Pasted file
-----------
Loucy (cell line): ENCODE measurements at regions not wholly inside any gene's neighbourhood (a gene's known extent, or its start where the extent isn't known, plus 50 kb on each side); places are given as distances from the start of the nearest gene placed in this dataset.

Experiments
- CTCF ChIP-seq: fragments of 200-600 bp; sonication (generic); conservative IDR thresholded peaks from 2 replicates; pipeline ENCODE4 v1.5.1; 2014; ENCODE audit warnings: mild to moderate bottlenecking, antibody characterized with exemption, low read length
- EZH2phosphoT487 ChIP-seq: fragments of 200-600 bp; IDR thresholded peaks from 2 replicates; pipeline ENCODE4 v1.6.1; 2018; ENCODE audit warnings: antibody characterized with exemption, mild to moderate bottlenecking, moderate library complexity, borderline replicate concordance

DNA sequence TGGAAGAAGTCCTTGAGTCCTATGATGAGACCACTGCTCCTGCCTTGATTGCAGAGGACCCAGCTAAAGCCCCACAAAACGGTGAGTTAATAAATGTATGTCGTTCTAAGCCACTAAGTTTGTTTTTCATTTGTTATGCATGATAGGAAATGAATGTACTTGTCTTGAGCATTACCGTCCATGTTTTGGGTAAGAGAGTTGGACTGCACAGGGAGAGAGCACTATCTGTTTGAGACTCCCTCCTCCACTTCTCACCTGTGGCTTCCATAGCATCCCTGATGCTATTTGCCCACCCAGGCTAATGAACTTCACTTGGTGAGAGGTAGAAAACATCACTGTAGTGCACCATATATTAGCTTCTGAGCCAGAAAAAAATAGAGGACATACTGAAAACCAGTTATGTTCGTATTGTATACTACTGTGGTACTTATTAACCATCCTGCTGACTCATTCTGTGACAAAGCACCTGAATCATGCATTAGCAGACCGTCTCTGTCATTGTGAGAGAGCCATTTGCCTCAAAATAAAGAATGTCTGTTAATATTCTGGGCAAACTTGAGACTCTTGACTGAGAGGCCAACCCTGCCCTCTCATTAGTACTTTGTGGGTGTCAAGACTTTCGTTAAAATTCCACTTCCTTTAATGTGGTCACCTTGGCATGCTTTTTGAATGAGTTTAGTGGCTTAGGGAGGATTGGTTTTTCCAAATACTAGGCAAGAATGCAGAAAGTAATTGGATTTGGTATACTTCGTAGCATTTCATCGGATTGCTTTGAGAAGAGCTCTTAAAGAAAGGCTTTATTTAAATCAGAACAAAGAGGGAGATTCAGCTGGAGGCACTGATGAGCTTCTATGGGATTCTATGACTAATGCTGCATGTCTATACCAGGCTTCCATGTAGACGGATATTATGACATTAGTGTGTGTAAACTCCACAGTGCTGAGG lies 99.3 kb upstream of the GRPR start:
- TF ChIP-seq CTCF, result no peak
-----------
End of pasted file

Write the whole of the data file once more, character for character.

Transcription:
Loucy (cell line): ENCODE measurements at regions not wholly inside any gene's neighbourhood (a gene's known extent, or its start where the extent isn't known, plus 50 kb on each side); places are given as distances from the start of the nearest gene placed in this dataset.

Experiments
- CTCF ChIP-seq: fragments of 200-600 bp; sonication (generic); conservative IDR thresholded peaks from 2 replicates; pipeline ENCODE4 v1.5.1; 2014; ENCODE audit warnings: mild to moderate bottlenecking, antibody characterized with exemption, low read length
- EZH2phosphoT487 ChIP-seq: fragments of 200-600 bp; IDR thresholded peaks from 2 replicates; pipeline ENCODE4 v1.6.1; 2018; ENCODE audit warnings: antibody characterized with exemption, mild to moderate bottlenecking, moderate library complexity, borderline replicate concordance

DNA sequence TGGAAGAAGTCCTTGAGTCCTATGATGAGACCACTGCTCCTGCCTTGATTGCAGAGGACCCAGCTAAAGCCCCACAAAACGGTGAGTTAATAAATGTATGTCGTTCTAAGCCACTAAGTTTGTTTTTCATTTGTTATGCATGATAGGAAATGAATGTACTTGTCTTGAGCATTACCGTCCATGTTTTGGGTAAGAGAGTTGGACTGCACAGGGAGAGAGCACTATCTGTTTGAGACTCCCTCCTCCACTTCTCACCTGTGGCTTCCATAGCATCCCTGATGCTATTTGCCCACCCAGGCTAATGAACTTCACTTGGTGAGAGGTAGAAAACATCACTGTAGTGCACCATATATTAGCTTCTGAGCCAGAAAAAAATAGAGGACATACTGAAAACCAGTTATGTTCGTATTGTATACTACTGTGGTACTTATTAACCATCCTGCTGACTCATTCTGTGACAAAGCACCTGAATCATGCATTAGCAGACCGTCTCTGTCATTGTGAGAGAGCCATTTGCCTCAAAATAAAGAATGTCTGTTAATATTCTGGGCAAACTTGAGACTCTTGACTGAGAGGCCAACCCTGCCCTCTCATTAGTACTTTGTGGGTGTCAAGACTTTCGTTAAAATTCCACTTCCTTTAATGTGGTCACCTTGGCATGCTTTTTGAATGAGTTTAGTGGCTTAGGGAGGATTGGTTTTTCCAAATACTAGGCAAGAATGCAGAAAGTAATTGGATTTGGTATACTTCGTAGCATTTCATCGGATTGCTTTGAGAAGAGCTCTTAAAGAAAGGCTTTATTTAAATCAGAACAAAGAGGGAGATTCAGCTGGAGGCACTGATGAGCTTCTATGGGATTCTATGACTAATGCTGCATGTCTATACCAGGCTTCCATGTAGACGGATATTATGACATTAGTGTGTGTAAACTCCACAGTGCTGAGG lies 99.3 kb upstream of the GRPR start:
- TF ChIP-seq CTCF, result no peak